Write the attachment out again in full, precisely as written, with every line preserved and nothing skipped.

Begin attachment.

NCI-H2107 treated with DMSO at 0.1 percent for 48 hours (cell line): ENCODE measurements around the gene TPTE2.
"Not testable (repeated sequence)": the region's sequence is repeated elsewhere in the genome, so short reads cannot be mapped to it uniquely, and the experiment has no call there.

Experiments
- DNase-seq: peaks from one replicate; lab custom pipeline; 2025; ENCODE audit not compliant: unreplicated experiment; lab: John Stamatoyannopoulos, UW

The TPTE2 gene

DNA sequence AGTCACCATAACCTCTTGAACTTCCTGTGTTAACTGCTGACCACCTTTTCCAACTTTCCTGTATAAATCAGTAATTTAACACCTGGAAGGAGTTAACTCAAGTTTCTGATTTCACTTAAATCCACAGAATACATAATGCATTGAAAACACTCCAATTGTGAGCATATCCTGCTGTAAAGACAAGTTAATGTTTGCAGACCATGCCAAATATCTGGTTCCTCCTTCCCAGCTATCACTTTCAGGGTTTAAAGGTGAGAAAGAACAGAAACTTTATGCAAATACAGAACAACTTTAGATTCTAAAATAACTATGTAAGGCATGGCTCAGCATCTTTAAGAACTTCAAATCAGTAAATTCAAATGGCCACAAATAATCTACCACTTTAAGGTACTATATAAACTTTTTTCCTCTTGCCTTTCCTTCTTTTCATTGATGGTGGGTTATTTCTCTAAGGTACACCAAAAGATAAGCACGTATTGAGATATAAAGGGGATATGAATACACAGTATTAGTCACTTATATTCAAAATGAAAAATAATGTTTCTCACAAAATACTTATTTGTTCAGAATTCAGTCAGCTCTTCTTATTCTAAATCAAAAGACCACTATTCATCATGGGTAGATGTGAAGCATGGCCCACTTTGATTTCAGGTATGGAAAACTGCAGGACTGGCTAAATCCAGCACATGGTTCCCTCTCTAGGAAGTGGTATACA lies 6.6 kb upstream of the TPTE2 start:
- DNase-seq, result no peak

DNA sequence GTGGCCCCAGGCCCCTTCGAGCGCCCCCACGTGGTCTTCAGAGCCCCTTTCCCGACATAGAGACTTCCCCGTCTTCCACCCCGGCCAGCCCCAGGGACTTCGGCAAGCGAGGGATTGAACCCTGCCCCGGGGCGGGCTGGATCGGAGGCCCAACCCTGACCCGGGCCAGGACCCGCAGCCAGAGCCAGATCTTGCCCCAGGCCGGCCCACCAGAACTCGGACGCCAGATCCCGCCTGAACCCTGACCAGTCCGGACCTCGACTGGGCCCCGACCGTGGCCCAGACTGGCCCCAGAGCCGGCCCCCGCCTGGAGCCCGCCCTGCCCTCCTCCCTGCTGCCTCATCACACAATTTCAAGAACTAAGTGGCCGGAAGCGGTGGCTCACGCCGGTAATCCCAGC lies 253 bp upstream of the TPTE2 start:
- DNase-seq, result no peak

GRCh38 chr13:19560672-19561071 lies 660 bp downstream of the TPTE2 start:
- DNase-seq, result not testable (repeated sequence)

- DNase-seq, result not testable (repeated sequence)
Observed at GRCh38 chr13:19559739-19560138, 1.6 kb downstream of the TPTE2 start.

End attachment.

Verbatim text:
NCI-H2107 treated with DMSO at 0.1 percent for 48 hours (cell line): ENCODE measurements around the gene TPTE2.
"Not testable (repeated sequence)": the region's sequence is repeated elsewhere in the genome, so short reads cannot be mapped to it uniquely, and the experiment has no call there.

Experiments
- DNase-seq: peaks from one replicate; lab custom pipeline; 2025; ENCODE audit not compliant: unreplicated experiment; lab: John Stamatoyannopoulos, UW

The TPTE2 gene

DNA sequence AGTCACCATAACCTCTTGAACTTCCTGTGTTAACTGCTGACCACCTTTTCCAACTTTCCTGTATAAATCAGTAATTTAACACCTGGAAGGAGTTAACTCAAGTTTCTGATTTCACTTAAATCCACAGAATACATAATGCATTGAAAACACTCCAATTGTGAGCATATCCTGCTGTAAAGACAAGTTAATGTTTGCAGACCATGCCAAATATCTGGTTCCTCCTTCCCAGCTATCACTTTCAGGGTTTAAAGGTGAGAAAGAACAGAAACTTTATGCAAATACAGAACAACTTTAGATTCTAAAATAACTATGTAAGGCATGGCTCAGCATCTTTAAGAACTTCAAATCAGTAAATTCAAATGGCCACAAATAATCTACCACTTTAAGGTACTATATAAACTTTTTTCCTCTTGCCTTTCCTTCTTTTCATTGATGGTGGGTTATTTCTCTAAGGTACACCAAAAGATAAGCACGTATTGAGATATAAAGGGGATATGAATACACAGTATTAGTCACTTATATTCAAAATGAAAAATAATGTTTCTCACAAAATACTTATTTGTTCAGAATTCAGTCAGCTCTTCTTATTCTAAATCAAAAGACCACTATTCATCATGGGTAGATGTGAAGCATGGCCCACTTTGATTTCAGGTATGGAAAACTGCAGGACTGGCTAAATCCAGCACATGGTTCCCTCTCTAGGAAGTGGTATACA lies 6.6 kb upstream of the TPTE2 start:
- DNase-seq, result no peak

DNA sequence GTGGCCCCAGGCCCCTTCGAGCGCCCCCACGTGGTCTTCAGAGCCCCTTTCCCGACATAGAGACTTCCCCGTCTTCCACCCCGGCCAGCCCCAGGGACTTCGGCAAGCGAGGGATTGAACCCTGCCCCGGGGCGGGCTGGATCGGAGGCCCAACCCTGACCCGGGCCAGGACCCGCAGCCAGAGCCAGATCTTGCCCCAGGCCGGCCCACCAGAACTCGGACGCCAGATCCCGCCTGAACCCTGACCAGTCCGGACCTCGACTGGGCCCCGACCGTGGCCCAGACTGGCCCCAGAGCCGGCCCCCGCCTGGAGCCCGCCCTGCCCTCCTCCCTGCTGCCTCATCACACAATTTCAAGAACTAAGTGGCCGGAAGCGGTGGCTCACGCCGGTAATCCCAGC lies 253 bp upstream of the TPTE2 start:
- DNase-seq, result no peak

GRCh38 chr13:19560672-19561071 lies 660 bp downstream of the TPTE2 start:
- DNase-seq, result not testable (repeated sequence)

- DNase-seq, result not testable (repeated sequence)
Observed at GRCh38 chr13:19559739-19560138, 1.6 kb downstream of the TPTE2 start.